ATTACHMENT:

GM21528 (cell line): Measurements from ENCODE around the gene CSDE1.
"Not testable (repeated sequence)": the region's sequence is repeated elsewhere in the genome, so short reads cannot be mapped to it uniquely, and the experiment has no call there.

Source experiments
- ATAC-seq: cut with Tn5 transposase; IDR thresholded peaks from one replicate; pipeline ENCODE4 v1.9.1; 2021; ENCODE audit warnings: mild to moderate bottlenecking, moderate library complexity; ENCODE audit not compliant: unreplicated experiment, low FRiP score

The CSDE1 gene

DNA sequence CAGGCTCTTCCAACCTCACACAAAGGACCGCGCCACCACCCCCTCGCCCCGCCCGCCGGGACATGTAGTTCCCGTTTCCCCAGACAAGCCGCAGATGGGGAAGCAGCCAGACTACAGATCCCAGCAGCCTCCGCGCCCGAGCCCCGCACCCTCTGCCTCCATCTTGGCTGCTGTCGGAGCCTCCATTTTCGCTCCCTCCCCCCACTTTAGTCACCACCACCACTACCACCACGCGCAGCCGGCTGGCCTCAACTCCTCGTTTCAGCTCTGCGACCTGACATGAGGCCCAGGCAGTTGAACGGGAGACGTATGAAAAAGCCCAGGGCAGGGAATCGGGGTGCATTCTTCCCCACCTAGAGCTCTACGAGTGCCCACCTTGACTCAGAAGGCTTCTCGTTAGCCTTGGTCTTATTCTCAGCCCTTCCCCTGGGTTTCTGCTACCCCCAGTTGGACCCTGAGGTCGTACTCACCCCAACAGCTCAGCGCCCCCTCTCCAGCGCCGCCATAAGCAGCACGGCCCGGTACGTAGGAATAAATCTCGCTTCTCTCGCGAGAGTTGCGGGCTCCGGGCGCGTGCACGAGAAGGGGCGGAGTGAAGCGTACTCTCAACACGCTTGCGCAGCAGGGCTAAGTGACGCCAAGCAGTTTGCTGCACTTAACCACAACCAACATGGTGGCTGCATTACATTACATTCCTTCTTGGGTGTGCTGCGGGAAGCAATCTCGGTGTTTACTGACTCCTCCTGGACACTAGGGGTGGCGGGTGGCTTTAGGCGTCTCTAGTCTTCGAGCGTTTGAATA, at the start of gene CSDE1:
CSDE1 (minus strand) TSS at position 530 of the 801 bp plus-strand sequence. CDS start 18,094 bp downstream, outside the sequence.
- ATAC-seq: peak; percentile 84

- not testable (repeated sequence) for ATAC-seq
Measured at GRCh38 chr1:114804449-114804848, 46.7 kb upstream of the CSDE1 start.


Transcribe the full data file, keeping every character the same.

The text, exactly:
GM21528 (cell line): Measurements from ENCODE around the gene CSDE1.
"Not testable (repeated sequence)": the region's sequence is repeated elsewhere in the genome, so short reads cannot be mapped to it uniquely, and the experiment has no call there.

Source experiments
- ATAC-seq: cut with Tn5 transposase; IDR thresholded peaks from one replicate; pipeline ENCODE4 v1.9.1; 2021; ENCODE audit warnings: mild to moderate bottlenecking, moderate library complexity; ENCODE audit not compliant: unreplicated experiment, low FRiP score

The CSDE1 gene

DNA sequence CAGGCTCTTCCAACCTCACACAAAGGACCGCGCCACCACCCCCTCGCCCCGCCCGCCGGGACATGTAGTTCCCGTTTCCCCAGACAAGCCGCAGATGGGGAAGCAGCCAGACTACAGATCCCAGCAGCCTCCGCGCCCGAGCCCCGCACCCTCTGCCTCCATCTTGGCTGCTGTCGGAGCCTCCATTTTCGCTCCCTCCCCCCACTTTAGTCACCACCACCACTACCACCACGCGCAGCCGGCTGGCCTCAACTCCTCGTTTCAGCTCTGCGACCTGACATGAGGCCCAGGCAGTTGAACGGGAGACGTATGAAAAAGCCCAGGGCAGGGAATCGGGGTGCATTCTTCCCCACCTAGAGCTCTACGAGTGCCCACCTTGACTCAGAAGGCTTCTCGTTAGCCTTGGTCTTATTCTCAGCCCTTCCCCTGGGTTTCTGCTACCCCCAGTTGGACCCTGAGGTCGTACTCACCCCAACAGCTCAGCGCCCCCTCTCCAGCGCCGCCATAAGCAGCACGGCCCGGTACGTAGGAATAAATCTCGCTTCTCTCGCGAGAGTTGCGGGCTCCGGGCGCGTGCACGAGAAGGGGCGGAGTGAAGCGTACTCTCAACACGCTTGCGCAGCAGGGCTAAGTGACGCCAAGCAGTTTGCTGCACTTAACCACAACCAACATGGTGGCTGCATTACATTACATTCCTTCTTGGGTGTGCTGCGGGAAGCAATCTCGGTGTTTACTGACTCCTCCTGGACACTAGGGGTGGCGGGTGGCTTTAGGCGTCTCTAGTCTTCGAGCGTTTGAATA, at the start of gene CSDE1:
CSDE1 (minus strand) TSS at position 530 of the 801 bp plus-strand sequence. CDS start 18,094 bp downstream, outside the sequence.
- ATAC-seq: peak; percentile 84

- not testable (repeated sequence) for ATAC-seq
Measured at GRCh38 chr1:114804449-114804848, 46.7 kb upstream of the CSDE1 start.